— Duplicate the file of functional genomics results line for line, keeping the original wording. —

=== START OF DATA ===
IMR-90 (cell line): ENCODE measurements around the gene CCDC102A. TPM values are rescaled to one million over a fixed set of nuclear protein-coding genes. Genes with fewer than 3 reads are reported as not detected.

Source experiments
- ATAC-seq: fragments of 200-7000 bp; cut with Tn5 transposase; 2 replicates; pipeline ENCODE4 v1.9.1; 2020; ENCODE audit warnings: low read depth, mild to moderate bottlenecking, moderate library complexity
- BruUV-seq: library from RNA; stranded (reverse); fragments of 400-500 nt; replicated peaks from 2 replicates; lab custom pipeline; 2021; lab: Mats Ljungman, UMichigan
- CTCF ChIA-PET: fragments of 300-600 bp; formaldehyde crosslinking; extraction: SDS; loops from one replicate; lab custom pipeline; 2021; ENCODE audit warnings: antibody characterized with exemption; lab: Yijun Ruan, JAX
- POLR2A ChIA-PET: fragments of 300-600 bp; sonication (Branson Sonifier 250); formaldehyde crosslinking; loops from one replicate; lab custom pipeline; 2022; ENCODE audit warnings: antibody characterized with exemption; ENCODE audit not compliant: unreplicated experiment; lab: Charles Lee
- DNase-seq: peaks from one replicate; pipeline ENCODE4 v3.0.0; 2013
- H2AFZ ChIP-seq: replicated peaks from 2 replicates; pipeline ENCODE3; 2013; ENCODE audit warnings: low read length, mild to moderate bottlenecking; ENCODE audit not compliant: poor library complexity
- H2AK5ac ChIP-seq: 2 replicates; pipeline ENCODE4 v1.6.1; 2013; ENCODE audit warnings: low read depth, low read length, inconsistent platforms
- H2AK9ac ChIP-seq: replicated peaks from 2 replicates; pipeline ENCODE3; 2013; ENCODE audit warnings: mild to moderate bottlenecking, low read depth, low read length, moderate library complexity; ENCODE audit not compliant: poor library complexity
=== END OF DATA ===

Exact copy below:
IMR-90 (cell line): ENCODE measurements around the gene CCDC102A. TPM values are rescaled to one million over a fixed set of nuclear protein-coding genes. Genes with fewer than 3 reads are reported as not detected.

Source experiments
- ATAC-seq: fragments of 200-7000 bp; cut with Tn5 transposase; 2 replicates; pipeline ENCODE4 v1.9.1; 2020; ENCODE audit warnings: low read depth, mild to moderate bottlenecking, moderate library complexity
- BruUV-seq: library from RNA; stranded (reverse); fragments of 400-500 nt; replicated peaks from 2 replicates; lab custom pipeline; 2021; lab: Mats Ljungman, UMichigan
- CTCF ChIA-PET: fragments of 300-600 bp; formaldehyde crosslinking; extraction: SDS; loops from one replicate; lab custom pipeline; 2021; ENCODE audit warnings: antibody characterized with exemption; lab: Yijun Ruan, JAX
- POLR2A ChIA-PET: fragments of 300-600 bp; sonication (Branson Sonifier 250); formaldehyde crosslinking; loops from one replicate; lab custom pipeline; 2022; ENCODE audit warnings: antibody characterized with exemption; ENCODE audit not compliant: unreplicated experiment; lab: Charles Lee
- DNase-seq: peaks from one replicate; pipeline ENCODE4 v3.0.0; 2013
- H2AFZ ChIP-seq: replicated peaks from 2 replicates; pipeline ENCODE3; 2013; ENCODE audit warnings: low read length, mild to moderate bottlenecking; ENCODE audit not compliant: poor library complexity
- H2AK5ac ChIP-seq: 2 replicates; pipeline ENCODE4 v1.6.1; 2013; ENCODE audit warnings: low read depth, low read length, inconsistent platforms
- H2AK9ac ChIP-seq: replicated peaks from 2 replicates; pipeline ENCODE3; 2013; ENCODE audit warnings: mild to moderate bottlenecking, low read depth, low read length, moderate library complexity; ENCODE audit not compliant: poor library complexity